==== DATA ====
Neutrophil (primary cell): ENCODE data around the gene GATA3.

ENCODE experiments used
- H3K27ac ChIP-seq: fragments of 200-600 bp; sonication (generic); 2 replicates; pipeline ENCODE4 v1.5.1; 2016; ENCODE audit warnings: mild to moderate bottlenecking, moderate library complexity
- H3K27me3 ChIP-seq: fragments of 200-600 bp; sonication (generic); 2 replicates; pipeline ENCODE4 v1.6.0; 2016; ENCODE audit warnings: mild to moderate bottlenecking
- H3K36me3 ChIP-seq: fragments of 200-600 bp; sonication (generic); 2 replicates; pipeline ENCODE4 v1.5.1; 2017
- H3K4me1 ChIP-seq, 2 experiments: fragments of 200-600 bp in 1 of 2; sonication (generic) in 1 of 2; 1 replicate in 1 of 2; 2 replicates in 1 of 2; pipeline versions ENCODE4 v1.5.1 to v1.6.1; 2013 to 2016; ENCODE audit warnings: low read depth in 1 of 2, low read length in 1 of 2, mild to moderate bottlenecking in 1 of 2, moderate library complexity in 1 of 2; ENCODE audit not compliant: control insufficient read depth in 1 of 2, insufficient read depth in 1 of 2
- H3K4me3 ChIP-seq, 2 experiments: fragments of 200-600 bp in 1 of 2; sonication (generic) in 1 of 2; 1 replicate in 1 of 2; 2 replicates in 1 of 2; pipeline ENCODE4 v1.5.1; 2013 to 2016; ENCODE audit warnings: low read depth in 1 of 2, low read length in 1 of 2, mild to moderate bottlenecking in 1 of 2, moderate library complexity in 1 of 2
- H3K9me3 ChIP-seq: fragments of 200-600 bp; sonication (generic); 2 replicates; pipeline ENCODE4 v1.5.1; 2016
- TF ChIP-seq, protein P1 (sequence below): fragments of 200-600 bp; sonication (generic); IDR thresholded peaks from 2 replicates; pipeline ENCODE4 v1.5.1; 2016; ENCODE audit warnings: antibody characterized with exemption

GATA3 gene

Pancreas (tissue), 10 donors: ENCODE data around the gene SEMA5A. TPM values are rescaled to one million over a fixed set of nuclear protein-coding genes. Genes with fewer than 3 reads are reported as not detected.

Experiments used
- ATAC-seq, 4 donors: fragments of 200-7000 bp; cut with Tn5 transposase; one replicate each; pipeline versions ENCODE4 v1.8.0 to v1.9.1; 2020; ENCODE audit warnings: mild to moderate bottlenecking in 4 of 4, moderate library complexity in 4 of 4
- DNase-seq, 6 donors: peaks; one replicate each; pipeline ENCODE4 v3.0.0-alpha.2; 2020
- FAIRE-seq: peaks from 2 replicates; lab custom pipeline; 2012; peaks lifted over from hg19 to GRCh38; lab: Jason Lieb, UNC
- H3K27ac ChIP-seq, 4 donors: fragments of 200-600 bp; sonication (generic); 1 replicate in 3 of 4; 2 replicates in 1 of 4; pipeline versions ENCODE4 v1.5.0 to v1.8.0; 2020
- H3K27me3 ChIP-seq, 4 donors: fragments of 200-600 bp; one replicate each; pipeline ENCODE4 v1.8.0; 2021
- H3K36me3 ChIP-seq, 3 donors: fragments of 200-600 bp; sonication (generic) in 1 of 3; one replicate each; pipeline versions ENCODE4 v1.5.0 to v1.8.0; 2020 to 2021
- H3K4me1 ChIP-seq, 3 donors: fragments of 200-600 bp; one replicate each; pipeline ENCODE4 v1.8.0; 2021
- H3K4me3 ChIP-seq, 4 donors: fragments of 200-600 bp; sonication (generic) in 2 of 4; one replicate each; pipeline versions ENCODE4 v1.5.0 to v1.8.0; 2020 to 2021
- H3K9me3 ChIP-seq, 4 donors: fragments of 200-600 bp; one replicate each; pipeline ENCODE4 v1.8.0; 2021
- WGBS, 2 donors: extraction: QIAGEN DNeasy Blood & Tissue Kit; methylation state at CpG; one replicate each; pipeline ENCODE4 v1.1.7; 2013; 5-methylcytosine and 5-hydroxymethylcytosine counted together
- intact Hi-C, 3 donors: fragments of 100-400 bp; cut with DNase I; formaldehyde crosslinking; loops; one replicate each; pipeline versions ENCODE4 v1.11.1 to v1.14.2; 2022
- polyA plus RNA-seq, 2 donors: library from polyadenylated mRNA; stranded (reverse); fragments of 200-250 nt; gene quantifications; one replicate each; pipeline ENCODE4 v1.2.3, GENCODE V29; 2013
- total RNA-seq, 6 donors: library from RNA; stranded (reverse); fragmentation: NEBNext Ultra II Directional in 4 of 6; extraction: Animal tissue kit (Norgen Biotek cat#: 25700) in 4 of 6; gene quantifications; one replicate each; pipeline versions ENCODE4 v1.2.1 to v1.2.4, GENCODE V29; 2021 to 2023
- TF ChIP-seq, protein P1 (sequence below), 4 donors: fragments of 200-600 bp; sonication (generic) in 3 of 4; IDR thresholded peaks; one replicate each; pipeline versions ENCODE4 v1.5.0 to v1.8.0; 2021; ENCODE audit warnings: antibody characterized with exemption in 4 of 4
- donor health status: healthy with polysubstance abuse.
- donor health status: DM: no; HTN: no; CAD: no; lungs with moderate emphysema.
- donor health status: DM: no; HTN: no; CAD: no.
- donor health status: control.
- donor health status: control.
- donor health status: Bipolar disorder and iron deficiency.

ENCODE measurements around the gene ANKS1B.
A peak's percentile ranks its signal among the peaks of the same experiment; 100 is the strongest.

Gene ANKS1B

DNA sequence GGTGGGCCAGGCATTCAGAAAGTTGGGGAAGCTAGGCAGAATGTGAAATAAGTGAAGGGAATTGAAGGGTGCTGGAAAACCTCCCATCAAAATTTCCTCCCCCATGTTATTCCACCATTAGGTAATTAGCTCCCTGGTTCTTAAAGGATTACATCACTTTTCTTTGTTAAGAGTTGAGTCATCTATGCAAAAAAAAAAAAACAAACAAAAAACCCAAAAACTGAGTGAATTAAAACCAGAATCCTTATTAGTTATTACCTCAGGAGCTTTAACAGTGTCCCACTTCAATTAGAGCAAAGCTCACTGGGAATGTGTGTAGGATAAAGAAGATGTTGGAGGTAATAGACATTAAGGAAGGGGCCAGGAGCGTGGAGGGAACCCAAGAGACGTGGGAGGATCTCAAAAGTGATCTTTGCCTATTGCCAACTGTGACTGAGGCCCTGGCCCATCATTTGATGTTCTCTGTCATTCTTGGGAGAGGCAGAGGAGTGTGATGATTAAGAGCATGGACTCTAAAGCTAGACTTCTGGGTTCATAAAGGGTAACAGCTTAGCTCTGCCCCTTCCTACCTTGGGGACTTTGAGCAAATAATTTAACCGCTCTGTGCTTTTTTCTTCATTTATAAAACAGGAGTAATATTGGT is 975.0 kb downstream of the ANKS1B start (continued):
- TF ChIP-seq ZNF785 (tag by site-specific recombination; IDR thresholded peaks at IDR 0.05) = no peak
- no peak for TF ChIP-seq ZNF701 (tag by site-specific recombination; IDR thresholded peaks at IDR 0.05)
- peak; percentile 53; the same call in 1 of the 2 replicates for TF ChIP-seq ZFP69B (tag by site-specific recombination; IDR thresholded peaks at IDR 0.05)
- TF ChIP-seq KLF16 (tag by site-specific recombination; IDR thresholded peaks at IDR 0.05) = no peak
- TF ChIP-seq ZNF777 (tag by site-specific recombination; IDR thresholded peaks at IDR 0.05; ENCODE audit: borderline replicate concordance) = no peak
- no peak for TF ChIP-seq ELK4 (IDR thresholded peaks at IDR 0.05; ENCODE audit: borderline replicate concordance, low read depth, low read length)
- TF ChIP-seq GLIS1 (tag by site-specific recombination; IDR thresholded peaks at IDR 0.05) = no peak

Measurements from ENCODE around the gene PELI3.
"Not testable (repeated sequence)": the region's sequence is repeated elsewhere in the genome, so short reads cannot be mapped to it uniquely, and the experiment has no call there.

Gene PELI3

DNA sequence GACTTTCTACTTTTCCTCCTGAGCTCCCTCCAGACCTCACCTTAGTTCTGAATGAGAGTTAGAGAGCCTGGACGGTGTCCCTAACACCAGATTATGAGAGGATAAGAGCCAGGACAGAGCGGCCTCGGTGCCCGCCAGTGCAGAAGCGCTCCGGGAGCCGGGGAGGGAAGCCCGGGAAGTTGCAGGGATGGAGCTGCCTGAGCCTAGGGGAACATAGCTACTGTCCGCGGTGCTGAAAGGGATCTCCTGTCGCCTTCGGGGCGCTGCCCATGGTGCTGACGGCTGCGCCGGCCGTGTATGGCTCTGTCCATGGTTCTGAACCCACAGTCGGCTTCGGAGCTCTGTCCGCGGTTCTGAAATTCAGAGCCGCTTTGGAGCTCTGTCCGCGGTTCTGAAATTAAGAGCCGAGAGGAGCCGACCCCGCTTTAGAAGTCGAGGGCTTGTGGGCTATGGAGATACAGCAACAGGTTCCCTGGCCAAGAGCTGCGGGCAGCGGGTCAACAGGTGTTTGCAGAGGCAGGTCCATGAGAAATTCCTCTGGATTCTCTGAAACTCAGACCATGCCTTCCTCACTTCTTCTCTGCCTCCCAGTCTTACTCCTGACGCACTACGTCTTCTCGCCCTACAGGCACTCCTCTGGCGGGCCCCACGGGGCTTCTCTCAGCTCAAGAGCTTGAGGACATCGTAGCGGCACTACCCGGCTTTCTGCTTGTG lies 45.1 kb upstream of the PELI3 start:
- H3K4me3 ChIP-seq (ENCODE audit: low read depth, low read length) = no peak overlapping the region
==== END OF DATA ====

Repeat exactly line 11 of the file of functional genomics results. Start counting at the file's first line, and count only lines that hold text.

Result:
Pancreas (tissue), 10 donors: ENCODE data around the gene SEMA5A. TPM values are rescaled to one million over a fixed set of nuclear protein-coding genes. Genes with fewer than 3 reads are reported as not detected.